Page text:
The NY style dough recipe you posted comes from here: http://www.recipepizza.com/doughs/ny_style.htm
I was neither impressed with the write-up or the dough recipe itself, which I deem to be flawed or problematic in several respects, to wit:
1. Adding the yeast called for by the recipe, which I assume to be instant dry yeast (IDY), to the rest of the dough ingredients after they have been combined does not make a lot of sense. That method is often used to make bread doughs that are first subjected to an autolyse rest period. However, no such autolyse is called for in the recipe. Pizza operators who use IDY, whether for a NY style or any other style, add the IDY to the flour. If you used ADY as you indicated and added that to the dough as called for by the recipe, that is even more problematic. For best results, the ADY should be rehydrated in a portion of the formula water at about 105 degrees F for about 10 minutes. The rehydrated ADY can then be added to the rest of the formula water, which ideally should be on the cool side.
2. If one-half teaspoon IDY is used for 4 1/2 cups of all-purpose flour, there is no way that you will be able to use the dough in 1-2 hours. One-half teaspoon of IDY for 4 1/2 cups of all-purpose flour measured out the way you indicated comes to about 0.20%. Unless you use water at a temperature just short of being able to kill the yeast (about 143 degrees F), and/or your kitchen is around 110-120 degrees F (I am somewhat guessing on this), you won't get sufficient fermentation activity to use the dough within 1-2 hours. 0.20% IDY should work for cold fermentation purposes although it may be a bit on the low side based on the flour measurement method you used.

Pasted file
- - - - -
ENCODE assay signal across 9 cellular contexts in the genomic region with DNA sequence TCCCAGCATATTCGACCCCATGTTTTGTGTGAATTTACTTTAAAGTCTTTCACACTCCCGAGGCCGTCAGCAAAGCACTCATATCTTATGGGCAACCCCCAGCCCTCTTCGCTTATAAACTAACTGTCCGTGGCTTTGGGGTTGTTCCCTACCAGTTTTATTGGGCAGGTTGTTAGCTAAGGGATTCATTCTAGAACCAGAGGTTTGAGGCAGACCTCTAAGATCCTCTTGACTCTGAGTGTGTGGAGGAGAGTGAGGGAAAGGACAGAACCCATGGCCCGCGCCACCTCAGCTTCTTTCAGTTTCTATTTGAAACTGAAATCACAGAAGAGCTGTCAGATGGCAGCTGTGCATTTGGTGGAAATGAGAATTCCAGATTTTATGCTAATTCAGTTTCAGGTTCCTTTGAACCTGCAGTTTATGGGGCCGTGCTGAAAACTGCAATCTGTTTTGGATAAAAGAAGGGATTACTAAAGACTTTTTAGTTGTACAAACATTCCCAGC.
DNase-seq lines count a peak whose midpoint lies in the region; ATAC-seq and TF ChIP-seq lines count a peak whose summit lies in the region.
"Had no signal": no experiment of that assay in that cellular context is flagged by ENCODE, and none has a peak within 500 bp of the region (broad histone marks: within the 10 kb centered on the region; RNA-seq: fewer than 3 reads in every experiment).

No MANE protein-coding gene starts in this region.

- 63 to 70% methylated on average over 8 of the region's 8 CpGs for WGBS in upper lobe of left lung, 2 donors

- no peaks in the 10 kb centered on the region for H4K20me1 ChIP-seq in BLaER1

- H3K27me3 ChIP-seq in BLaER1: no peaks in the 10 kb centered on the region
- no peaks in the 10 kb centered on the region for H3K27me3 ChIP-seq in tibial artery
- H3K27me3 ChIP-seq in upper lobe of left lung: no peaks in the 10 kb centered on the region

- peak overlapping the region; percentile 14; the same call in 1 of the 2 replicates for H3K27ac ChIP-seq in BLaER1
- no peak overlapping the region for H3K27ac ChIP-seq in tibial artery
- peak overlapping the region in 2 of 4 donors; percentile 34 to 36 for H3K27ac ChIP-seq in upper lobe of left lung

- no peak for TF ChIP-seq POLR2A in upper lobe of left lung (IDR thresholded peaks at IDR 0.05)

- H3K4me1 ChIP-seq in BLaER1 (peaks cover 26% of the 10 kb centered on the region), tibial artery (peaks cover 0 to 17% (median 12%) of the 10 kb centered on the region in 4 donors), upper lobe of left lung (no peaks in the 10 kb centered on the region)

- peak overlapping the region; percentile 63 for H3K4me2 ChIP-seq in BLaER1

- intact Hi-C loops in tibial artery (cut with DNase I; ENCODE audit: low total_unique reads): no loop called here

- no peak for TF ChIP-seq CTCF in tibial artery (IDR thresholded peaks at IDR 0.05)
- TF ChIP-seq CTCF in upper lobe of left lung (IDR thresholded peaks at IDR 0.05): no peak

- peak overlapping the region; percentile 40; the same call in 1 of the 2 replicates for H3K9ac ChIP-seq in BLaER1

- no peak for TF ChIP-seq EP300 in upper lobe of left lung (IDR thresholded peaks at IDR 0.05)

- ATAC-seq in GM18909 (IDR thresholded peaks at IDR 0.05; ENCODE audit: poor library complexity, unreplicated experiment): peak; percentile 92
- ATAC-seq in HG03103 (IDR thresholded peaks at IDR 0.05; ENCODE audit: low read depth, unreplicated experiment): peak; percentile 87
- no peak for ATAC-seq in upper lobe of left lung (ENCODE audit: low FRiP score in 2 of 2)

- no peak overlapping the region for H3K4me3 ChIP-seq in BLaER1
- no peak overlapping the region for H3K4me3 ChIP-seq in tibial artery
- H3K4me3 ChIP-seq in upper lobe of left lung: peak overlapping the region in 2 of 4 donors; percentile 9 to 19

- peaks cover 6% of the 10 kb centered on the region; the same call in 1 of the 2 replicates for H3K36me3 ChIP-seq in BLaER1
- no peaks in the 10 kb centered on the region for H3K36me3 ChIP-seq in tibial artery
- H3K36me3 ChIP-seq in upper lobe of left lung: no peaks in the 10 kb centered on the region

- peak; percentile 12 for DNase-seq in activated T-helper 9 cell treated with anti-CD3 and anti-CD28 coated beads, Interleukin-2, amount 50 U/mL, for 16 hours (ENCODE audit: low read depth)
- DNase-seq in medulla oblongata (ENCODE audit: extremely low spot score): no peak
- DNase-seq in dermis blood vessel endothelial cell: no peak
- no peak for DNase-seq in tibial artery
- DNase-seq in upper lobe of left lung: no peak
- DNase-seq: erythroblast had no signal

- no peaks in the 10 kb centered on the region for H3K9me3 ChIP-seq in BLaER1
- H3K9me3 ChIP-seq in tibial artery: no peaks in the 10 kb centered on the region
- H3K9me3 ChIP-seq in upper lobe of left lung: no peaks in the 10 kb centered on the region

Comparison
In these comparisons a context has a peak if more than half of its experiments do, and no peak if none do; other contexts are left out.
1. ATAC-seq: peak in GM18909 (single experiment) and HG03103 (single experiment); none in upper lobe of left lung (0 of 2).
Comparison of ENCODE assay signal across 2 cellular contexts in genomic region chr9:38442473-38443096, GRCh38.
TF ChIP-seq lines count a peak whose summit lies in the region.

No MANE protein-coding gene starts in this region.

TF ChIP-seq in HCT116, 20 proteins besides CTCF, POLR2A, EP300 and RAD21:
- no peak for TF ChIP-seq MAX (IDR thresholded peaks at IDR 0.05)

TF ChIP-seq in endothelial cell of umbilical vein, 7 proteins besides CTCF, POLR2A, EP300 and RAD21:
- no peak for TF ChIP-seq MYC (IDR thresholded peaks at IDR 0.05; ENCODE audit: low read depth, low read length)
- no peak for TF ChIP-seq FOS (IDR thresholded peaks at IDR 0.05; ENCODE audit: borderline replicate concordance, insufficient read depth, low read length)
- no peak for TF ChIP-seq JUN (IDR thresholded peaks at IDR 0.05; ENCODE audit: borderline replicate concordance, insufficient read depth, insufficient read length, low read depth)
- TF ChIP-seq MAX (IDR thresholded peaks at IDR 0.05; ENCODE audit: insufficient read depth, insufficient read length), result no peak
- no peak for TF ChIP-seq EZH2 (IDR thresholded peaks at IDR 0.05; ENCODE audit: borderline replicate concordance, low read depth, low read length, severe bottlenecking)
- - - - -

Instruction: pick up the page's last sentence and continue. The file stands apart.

3. The recipe calls for using 18 ounces of dough for a 12" pizza and 25 ounces of dough for a 15" pizza. Those numbers translate to thickness factors of 0.1592057 and 0.141492, respectively. The thickness factor of a typical NY style pizza dough is between about 0.085-0.10. Your dough skin would be too thick by NY pizza style standards. That may also explain the long recommended bake time (20-25 minutes). It takes a long time to bake very thick crusts so it is no surprise that the cheeses would break down during the protracted bake time, especially with a 500 degrees F oven temperature. If you used several toppings and/or a lot of cheese, those steps would further aggravate matters. A typical NY style pizza baked in my home oven takes about 6-7 minutes on average.
It is possible to fix the recipe you used and the instructions for the recipe, but it is sometimes better to just find a good, proven NY style dough recipe to begin with. With respect to the whole wheat dough recipe, you might want to look at the whole-wheat dough recipes posted on the forum under the Specialty-Grain Pizzas board.